SUBSCRIBE NOW
$3 for 3 months. Save 90%.
SUBSCRIBE NOW
$3 for 3 months. Save 90%.

Opinion: Pandemic didn’t halt these Detroit students’ education

Chad Okamoto

I woke up on March 13, not knowing  that Michigan Gov. Gretchen Whitmer had closed schools across the state the night before. Not knowing this would be my last day in a traditional school building for the rest of the school year.

However, I did wake up with hope that education can transform entire families’ lives. I did wake up determined to make my students laugh and enjoy school. I did wake up with optimism that my tireless lesson preparation, accommodations for English language learners and unpaid overtime is a worthy investment into the future of my students who come from marginalized and disadvantaged minority communities.

And above all — like all of my colleagues — I woke up with a determination that even in the midst of a pandemic, education cannot stop. Not when you’re dealing with the most vulnerable population of students in our community. They couldn’t afford to lose one day of learning, much less three months.

Chad Okamoto

I teach social studies at Bridge Academy West, a public charter middle school in Detroit that primarily serves the Middle Eastern community in and around Hamtramck and Detroit. Most of my students are first- and second-generation immigrants, mostly from Yemen and Bangladesh.

Almost all of our students live in poverty, most come from working class families, and 20-30% of our students are English language learners. Every day, my colleagues and I fight for our students to meet and exceed the academic standards put in front of us. 

Our students already start 100 meters behind the average student in the race to achieve grade-level standards, and to have three months of an educational abyss to atrophy was absolutely unacceptable. To us, this tragedy became an opportunity to help our students grow while others were struggling.

On that Friday, and throughout the weekend, the entire staff collaborated and detailed a plan for what e-learning would look like. We handed out Chromebooks to each student and connected with internet providers to extend free Wi-Fi for the school year for any student who needed it. We were able to start full time with five-hour E-learning school days that following Tuesday.

We provided tremendous structure with class times, mandatory attendance and a new grading system. We didn’t just automatically give every student a passing grade; they were expected to complete assignments, and those assignments were graded.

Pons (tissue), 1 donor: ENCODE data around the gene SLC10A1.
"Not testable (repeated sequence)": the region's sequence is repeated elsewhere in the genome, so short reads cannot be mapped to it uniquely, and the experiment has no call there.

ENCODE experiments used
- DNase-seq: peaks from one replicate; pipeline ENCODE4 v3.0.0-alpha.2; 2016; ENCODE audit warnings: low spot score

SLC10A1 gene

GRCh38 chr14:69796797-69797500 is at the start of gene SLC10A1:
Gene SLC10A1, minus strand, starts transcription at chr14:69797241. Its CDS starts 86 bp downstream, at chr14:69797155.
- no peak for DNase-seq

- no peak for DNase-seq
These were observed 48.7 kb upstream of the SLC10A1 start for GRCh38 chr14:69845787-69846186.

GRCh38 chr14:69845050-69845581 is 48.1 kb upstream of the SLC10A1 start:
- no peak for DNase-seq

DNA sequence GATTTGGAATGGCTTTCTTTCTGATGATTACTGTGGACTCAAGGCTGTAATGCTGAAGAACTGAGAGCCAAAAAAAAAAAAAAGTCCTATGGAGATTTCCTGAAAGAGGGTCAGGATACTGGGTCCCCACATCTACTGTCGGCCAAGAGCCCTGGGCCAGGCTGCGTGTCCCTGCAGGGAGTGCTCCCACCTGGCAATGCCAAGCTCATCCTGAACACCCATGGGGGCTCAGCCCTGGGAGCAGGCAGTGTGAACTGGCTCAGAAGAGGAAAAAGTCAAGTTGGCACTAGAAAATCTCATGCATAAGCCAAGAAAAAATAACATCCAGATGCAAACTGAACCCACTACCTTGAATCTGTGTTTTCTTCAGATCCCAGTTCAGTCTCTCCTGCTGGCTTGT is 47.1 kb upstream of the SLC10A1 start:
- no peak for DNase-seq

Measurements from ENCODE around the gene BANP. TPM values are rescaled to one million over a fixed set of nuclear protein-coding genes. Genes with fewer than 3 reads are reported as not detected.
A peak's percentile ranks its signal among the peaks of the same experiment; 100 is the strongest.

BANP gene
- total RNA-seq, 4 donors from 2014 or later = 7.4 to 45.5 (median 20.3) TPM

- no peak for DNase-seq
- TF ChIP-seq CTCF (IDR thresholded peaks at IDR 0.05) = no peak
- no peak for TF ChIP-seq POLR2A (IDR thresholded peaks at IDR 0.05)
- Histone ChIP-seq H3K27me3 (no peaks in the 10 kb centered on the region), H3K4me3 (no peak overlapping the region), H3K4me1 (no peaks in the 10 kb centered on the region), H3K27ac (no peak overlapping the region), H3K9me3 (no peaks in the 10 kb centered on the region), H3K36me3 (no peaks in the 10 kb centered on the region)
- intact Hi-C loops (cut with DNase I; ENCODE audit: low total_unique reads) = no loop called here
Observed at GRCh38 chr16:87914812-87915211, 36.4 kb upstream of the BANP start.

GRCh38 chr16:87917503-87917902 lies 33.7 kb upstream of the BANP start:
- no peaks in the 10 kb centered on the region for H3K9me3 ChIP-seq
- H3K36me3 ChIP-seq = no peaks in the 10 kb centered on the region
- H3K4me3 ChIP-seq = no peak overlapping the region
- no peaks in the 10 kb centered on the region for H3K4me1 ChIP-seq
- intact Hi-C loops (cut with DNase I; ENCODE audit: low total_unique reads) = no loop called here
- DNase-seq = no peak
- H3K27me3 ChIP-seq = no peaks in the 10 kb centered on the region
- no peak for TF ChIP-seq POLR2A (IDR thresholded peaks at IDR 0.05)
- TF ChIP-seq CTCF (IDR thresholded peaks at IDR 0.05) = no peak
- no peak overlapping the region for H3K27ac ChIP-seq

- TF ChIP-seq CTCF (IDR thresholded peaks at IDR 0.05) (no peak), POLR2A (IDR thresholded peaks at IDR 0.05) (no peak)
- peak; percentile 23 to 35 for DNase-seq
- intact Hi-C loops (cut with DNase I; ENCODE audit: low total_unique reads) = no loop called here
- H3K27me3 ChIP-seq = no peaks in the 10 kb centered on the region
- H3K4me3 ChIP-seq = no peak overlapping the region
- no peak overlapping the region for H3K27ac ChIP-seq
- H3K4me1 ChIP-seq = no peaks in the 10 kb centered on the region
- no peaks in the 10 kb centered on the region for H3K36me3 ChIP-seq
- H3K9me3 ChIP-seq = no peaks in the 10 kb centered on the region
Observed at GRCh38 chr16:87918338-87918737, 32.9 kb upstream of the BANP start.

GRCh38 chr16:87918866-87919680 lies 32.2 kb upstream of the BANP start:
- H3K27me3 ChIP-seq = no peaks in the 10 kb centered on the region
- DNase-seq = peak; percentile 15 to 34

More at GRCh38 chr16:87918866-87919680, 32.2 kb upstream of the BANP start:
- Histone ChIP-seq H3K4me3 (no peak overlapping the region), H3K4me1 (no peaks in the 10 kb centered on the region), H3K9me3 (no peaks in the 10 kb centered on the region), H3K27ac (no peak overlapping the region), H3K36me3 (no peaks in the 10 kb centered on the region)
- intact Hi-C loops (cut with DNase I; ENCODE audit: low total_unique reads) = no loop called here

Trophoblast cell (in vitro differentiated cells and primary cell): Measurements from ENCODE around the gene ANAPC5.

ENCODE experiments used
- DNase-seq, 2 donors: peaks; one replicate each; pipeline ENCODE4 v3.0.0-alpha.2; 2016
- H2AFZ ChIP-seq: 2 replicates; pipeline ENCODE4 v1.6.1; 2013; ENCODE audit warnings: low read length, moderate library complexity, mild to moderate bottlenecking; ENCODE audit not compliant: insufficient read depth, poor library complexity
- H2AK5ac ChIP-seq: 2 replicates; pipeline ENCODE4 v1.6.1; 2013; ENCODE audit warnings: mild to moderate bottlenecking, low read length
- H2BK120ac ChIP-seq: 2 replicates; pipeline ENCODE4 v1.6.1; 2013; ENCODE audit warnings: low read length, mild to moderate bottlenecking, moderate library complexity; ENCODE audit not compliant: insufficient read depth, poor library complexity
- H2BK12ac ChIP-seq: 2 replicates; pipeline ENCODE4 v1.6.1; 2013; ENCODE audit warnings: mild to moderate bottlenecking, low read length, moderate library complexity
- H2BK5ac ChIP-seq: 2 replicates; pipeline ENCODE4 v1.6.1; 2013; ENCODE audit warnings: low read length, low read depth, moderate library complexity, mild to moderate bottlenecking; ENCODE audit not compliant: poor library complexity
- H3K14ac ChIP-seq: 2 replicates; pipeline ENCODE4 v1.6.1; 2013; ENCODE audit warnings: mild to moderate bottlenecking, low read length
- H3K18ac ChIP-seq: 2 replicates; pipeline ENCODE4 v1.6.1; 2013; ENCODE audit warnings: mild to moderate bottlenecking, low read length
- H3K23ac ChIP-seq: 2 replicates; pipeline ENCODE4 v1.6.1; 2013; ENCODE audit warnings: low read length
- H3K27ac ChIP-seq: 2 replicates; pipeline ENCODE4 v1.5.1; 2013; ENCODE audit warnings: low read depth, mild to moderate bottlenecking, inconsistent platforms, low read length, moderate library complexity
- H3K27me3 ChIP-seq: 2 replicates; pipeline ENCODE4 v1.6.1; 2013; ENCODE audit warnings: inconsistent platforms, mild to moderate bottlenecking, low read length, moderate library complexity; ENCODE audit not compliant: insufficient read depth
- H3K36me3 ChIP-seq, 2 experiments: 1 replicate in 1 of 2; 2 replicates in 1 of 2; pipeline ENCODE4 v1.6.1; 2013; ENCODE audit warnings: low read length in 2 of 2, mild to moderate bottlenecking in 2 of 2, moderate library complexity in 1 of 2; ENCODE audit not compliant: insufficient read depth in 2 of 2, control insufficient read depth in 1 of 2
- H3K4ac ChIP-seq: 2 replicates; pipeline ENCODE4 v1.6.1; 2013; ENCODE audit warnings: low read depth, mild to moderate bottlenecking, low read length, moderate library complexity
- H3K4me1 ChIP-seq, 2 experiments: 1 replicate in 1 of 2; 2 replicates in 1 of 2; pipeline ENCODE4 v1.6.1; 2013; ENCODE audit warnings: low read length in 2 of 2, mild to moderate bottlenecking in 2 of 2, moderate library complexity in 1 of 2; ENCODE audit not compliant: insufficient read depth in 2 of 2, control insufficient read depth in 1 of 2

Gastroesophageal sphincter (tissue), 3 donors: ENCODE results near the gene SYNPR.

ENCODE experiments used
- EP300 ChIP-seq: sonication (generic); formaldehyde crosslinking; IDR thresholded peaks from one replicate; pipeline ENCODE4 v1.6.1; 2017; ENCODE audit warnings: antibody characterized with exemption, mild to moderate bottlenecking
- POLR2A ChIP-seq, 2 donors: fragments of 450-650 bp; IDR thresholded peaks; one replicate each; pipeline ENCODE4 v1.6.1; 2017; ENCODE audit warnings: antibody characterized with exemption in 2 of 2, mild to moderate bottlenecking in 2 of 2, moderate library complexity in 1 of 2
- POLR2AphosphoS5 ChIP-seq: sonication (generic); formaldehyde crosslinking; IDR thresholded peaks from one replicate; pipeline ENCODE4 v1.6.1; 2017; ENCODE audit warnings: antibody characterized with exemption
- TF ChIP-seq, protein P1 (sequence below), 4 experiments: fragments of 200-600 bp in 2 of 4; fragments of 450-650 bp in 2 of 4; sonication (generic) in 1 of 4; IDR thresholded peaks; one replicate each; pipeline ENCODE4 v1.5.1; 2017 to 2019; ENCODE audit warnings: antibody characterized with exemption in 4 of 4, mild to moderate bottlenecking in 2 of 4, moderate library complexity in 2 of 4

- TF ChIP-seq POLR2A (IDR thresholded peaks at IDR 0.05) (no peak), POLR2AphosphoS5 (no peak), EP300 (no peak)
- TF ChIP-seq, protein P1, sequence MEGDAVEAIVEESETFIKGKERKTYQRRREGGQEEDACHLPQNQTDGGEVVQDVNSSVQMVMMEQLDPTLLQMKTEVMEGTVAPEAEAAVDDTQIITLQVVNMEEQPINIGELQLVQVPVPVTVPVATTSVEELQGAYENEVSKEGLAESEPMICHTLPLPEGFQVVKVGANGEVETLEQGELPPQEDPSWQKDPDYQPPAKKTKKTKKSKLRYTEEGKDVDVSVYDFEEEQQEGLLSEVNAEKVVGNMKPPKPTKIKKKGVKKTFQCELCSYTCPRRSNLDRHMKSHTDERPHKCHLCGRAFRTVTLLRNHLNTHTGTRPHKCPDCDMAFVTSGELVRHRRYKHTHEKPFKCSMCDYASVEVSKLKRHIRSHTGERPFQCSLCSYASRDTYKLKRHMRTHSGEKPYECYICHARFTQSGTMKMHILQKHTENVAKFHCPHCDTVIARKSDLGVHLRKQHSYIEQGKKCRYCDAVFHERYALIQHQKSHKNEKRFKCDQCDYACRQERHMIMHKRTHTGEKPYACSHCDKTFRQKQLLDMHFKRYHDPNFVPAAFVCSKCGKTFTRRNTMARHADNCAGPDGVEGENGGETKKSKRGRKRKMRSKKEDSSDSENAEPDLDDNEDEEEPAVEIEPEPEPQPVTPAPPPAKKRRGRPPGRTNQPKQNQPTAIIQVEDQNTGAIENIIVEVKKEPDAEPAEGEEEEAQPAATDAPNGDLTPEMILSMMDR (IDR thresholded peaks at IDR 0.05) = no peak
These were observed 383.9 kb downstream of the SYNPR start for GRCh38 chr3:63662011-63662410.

We also made accommodations for extenuating circumstances, special education needs and Ramadan fasting. We were tough on our students and demanded a lot because we want them to not just move on to high school, but to graduate from college and possibly change the trajectory of their family’s socio-economic standing.

As E-learning progressed, we refined and improved our systems. Where we found that students were not attending class, we made personal contact to find out why. We made sure that every student had the technology and tools to succeed. In some cases, our administration even knocked on doors and then stood on the sidewalk to help solve individual family issues.

With E-learning becoming the new normal, we immediately began to compete with Netflix, YouTube and Fortnite for their already short attention spans. I began to utilize my video-editing skills, along with my reputation of being the “young, crazy and hip” teacher to win the students’ attention.

To engage the students, I created a YouTube channel to post fun and sometimes cringe-worthy videos for the students to connect with the school community. We experimented with different techniques, listened to student feedback, and kept refining best practices for e-learning while an uncertain horizon remained.

Ultimately, education must continue, and educators must keep adapting and working for the best interest for the students to grow into successful citizens and scholars. This has been, and will continue to be, our goal.

Chad Okamoto is a middle school social studies teacher at Bridge Academy West, a charter school in Detroit.